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Keywords:Monetary policy 

Journal Article
Foreign exchange intervention as a signal of monetary policy

Recent experience with exchange rate management has rekindled interest in the efficacy of foreign exchange intervention. While there is broad evidence that sterilized intervention has no effect on the exchange rate through a portfolio balance channel, less evidence exists on the signalling role of intervention. This article considers the signalling role of intervention for the United States and West Germany between the 1985 Plaza Accord and the October 1987 stock market crash. ; An examination of the data shows that intervention observed by the foreign exchange market did not precede changes ...
New England Economic Review , Issue May , Pages 39-50

Journal Article
Commodity prices, the term structure of interest rates, and exchange rates: useful indicators for monetary policy?

Effective conduct of monetary policy requires accurate and timely indications of the current and future course of the ultimate targets of monetary policy. It is widely agreed that the monetary aggregates no longer provide reliable signals of inflation or of real activity. It is less widely agreed which variable or variables should replace the aggregates, or how they would be used in conducting monetary policy. This article considers whether the slope of the term structure of interest rates, commodity prices, and the exchange rate could be suitable replacements for the aggregates. The author ...
New England Economic Review , Issue Nov , Pages 18-32

Journal Article
Prospective nominal GNP targeting: an alternative framework for monetary policy

New England Economic Review , Issue Sep , Pages 3-9

Journal Article
A forward-looking monetary policy reaction function: continuity and change

This study suggests that U.S. monetary policy has been influenced by forecasts of and past experience with three broad factors: inflation, economic activity, and the monetary aggregates. The influence of each factor has varied, however, within this common theme. In the past 22 years at least two specific changes have occurred: the October 1979 shift to greater emphasis on a narrow measure of money and a shift in the early 1980s from M1 targeting to M2. ; The author models monetary policy econometrically, testing the influence of numerous factors on monetary policy and investigating whether a ...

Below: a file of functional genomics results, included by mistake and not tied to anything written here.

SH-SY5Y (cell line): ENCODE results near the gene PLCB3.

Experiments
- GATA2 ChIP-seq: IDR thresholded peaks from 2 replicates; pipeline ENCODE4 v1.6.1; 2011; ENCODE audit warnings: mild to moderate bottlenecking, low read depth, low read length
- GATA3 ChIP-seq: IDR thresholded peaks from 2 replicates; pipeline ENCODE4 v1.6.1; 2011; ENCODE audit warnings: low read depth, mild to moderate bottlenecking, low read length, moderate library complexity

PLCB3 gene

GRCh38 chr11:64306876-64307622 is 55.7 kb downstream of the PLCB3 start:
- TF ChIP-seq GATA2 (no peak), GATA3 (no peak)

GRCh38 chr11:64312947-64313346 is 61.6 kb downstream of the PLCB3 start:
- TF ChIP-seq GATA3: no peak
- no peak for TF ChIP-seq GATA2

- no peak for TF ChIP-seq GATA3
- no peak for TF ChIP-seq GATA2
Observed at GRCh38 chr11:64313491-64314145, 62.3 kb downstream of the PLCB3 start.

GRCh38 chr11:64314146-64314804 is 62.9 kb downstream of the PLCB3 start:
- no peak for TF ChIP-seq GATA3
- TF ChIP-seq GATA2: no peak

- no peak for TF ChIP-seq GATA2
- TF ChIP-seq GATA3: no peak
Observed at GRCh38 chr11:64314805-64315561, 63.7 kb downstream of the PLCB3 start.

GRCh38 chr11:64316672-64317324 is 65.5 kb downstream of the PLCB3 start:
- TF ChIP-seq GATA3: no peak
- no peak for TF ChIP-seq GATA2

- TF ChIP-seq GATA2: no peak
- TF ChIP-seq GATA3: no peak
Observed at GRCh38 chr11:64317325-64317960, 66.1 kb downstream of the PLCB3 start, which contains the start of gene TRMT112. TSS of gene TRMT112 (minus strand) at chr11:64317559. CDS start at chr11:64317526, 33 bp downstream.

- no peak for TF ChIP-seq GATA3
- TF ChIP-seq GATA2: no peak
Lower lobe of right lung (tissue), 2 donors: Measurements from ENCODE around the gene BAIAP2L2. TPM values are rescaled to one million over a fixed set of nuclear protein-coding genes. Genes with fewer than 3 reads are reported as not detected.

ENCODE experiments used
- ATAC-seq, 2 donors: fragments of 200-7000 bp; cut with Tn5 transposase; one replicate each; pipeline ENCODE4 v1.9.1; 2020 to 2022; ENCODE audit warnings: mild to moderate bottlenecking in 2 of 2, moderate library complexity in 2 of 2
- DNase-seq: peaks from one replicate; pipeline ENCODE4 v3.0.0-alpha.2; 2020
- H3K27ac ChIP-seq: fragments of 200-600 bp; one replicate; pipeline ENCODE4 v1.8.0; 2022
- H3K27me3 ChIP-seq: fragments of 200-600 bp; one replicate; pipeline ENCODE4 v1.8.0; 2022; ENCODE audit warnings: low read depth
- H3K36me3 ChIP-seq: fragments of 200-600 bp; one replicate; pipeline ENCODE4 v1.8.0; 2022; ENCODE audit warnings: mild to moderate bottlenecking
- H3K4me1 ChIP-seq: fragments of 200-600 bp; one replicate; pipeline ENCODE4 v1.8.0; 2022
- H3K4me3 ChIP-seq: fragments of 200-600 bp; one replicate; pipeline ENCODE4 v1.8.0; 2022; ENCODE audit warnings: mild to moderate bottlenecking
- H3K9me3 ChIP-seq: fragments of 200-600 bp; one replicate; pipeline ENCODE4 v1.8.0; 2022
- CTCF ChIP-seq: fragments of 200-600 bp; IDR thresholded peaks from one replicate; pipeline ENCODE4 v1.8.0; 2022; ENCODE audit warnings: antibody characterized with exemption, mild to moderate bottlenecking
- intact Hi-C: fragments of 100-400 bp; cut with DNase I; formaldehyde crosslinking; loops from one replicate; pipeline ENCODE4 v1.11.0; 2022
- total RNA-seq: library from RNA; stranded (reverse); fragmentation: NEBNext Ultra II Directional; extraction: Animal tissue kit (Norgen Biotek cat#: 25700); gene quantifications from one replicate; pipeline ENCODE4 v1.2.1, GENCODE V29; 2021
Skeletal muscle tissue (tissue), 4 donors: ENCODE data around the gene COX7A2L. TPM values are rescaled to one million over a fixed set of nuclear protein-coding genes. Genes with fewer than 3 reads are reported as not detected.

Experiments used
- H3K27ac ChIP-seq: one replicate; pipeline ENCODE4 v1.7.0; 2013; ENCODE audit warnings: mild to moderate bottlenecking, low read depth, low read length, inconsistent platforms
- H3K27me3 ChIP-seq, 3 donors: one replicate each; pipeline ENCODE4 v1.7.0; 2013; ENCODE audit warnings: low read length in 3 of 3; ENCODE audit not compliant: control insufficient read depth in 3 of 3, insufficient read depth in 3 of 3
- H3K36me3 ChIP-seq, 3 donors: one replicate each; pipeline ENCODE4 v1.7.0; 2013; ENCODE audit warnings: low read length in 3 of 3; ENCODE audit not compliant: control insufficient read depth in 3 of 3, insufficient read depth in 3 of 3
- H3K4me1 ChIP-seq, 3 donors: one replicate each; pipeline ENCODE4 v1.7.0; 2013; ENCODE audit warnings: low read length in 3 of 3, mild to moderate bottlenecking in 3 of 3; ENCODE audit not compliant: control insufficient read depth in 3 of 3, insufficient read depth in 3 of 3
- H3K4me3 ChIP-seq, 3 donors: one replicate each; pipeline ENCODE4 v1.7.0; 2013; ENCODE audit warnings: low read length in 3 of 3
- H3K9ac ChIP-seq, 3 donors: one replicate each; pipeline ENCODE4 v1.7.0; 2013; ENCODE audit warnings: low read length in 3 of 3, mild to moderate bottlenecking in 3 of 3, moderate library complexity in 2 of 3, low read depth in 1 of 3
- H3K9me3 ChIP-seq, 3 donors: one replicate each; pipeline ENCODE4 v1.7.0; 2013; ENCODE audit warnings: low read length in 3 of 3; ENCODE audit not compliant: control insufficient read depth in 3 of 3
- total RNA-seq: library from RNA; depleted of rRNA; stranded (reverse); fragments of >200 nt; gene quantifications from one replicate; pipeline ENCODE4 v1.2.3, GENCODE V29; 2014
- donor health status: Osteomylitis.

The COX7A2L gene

New England Economic Review , Issue Nov , Pages 3-13

Journal Article
Central bank independence and inflation targeting: monetary policy paradigms for the next millenium?

An expanding body of literature holds two truths about monetary policy to be self-evident: Effective central banks must be independent from undue political interference, and they would do well to target the rate of inflation directly. The genesis of this literature may be found in the concern about the effective use of the significant power wielded by central banks around the world, and in the response to a pivotal and turbulent period in economic history. The marked rise in the level and variability of inflation following the oil price surges of the 1970s led many to question the Fed's and ...
New England Economic Review , Issue Jan , Pages 19-36

Journal Article
Monetary policy and the behavior of long-term real interest rates